Birdy also wants to recommend This Book Was a Tree: Ideas, Adventures, and Inspiration for Rediscovering the Natural World, by Marcie Chambers Cuff (a stranger!). It got the full Birdy Post-it-note treatment, and she got very busy making a terrarium, ASAP. 

She has plans to tackle many more of the lovely, sweetly illustrated projects. Meanwhile. . .

Is this too visually confusing, with the Munchkin lid? Note: you don't need the lid from Munchkin to play Qwixx. 
Our number-one game of the summer, for when we don’t have time for Catan, is the easy card/dice newbie Qwixx. It is somehow the perfect mix of strategic and untaxing, like Yahtzee crossed with Shut the Box crossed with Blackjack. We have played in clam shacks, at home, in our tent, and even at the Laundromat while we were waiting for our bedding to dry after a campground thunderstorm. On the very off-chance that the rules confuse you, here are the two issues we clarified (geek alert): 1) The active player can take the initial white dice. 2) The active player can take only one combination of white and colored dice.

Happy reading and gaming, friends! Please do weigh in with your current favorites. I can't tell you how much of your advice we've taken over the years.

Monday, July 14, 2014

Mac's Mai Tais

Sorry, sorry. I know. That was mean. Here it is, right here. I would have posted it sooner, but I was camping. With a giant jar of Mai Tais in the cooler. Mmmm.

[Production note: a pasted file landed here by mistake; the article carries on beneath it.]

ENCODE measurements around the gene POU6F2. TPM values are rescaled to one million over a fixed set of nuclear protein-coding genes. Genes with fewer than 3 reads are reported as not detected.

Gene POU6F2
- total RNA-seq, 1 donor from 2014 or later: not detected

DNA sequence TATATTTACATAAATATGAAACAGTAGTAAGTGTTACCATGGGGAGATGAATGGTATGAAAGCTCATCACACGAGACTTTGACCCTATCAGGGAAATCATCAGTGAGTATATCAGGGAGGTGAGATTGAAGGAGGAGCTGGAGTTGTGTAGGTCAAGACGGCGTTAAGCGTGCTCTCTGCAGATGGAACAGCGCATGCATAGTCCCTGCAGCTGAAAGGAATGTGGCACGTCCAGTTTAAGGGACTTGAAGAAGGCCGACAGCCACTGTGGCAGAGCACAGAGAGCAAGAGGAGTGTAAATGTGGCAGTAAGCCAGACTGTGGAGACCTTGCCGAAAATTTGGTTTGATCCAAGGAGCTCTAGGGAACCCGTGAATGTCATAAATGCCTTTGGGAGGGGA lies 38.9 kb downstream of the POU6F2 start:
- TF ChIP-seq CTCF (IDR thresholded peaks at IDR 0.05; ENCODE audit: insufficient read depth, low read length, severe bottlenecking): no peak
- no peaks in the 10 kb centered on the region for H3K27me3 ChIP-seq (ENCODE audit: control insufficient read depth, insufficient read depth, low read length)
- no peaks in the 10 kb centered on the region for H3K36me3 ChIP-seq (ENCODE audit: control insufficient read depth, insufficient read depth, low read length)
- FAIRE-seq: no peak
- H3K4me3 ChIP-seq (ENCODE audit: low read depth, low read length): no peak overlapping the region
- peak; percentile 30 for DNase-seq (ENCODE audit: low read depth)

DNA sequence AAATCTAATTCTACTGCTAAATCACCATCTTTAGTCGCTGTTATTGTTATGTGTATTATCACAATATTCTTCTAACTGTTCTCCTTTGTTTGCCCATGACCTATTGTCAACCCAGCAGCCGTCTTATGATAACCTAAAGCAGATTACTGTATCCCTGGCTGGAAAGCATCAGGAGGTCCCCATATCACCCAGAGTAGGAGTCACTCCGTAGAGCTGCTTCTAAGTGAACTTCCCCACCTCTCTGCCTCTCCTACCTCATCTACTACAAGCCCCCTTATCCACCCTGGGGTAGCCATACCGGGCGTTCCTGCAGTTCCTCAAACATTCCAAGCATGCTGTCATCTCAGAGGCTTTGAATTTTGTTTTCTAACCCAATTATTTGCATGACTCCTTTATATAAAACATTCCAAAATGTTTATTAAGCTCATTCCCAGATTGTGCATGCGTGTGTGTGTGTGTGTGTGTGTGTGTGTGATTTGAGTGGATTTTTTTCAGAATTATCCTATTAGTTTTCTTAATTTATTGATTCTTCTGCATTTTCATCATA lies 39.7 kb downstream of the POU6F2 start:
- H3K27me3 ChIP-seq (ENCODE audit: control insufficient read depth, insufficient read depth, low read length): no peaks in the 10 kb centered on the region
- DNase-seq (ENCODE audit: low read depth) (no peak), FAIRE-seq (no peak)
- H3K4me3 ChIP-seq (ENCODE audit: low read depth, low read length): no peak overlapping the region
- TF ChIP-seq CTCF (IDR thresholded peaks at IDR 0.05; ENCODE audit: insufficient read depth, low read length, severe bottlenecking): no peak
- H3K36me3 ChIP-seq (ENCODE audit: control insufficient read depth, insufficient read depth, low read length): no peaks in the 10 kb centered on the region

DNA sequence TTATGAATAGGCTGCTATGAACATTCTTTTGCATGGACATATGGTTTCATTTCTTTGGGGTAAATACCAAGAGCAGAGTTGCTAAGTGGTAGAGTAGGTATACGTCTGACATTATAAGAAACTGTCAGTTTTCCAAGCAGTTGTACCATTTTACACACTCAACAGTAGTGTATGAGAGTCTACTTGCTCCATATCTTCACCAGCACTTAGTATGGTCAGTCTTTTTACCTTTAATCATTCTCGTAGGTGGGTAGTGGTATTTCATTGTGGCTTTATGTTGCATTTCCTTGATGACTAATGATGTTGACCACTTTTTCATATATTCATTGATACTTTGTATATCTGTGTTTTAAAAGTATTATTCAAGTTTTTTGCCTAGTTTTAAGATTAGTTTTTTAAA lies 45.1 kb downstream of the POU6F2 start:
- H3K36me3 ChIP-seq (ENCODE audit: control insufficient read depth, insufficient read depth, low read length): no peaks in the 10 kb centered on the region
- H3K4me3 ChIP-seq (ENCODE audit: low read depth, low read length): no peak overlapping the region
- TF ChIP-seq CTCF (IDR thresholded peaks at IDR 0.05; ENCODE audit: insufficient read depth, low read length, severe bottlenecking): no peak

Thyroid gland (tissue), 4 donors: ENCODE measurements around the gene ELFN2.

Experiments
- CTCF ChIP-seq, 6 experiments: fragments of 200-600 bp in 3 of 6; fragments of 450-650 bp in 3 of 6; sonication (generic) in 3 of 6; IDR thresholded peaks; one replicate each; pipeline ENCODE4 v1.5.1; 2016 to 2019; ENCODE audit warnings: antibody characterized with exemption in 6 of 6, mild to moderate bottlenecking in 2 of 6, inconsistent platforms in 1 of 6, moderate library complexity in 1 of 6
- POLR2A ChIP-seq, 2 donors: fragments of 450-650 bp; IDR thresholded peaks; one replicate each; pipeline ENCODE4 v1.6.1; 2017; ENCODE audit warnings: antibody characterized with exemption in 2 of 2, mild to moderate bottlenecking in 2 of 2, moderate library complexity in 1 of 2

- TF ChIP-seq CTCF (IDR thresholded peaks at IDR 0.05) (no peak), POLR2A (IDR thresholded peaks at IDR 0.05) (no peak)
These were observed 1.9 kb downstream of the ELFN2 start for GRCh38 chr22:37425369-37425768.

I don't know how to explain what's so good about this cocktail. I'm not even really a cocktail person, being a die-hard IPA-loving beer drinker. But these drinks. . . I don't know.

You will have to buy some weird kinds of booze, if you don't already have it. I felt nervous about posting this, and then remembered that it's because I used to food-blog for Disney.
Nobody hasn't loved them.

They're really subtle, even though they're crazy strong; you can't even figure out what's in them, if you don't know. Everyone guesses pineapple. Or cherry something. I think it's the almond mixed with the citrus. Crazy. Happy summer. xo
I've been juicing something like 6 limes to get a cup of lime juice.

Mac's Mai Tais
This is a copycat recipe that I recreated from the ingredients listed in the Mac's Shack cocktail menu, which says only, "Flor de Cana rum, orange curacao, amaretto & lime." I added simple syrup because the drink seemed both too tart and too strong without it. When I made these for a bunch of people, I used a 1-cup measure as the part, and mixed it all in a 1-quart mason jar. If you're making a single drink, you're probably looking at. . . what? Maybe 2 ounces for a part? Did I just turn your summer cocktail-making into a weird math problem?

1 part golden rum (I used Flor de Cana, because of being obedient)
1 part fresh-squeezed lime juice
1 part amaretto
1/2 part orange curacao